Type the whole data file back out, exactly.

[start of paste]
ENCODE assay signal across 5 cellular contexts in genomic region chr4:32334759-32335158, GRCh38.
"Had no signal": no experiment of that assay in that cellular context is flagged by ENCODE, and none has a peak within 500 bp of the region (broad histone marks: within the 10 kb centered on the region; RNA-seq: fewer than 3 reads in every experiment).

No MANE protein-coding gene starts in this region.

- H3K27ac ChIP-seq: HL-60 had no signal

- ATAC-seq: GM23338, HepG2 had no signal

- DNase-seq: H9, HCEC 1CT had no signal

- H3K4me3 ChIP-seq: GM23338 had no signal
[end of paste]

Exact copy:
ENCODE assay signal across 5 cellular contexts in genomic region chr4:32334759-32335158, GRCh38.
"Had no signal": no experiment of that assay in that cellular context is flagged by ENCODE, and none has a peak within 500 bp of the region (broad histone marks: within the 10 kb centered on the region; RNA-seq: fewer than 3 reads in every experiment).

No MANE protein-coding gene starts in this region.

- H3K27ac ChIP-seq: HL-60 had no signal

- ATAC-seq: GM23338, HepG2 had no signal

- DNase-seq: H9, HCEC 1CT had no signal

- H3K4me3 ChIP-seq: GM23338 had no signal